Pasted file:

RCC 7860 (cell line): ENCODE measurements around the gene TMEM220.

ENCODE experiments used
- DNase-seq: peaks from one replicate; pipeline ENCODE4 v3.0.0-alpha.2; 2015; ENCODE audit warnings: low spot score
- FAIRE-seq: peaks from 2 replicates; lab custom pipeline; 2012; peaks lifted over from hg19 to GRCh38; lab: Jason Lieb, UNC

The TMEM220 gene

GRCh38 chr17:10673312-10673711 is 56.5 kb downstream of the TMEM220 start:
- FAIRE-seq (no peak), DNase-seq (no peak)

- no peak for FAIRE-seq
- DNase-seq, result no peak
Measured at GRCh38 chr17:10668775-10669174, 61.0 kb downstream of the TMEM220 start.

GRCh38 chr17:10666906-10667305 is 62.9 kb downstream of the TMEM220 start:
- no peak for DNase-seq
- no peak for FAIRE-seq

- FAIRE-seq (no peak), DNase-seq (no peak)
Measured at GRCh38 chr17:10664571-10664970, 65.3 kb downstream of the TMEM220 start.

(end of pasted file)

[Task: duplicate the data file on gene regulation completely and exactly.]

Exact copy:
RCC 7860 (cell line): ENCODE measurements around the gene TMEM220.

ENCODE experiments used
- DNase-seq: peaks from one replicate; pipeline ENCODE4 v3.0.0-alpha.2; 2015; ENCODE audit warnings: low spot score
- FAIRE-seq: peaks from 2 replicates; lab custom pipeline; 2012; peaks lifted over from hg19 to GRCh38; lab: Jason Lieb, UNC

The TMEM220 gene

GRCh38 chr17:10673312-10673711 is 56.5 kb downstream of the TMEM220 start:
- FAIRE-seq (no peak), DNase-seq (no peak)

- no peak for FAIRE-seq
- DNase-seq, result no peak
Measured at GRCh38 chr17:10668775-10669174, 61.0 kb downstream of the TMEM220 start.

GRCh38 chr17:10666906-10667305 is 62.9 kb downstream of the TMEM220 start:
- no peak for DNase-seq
- no peak for FAIRE-seq

- FAIRE-seq (no peak), DNase-seq (no peak)
Measured at GRCh38 chr17:10664571-10664970, 65.3 kb downstream of the TMEM220 start.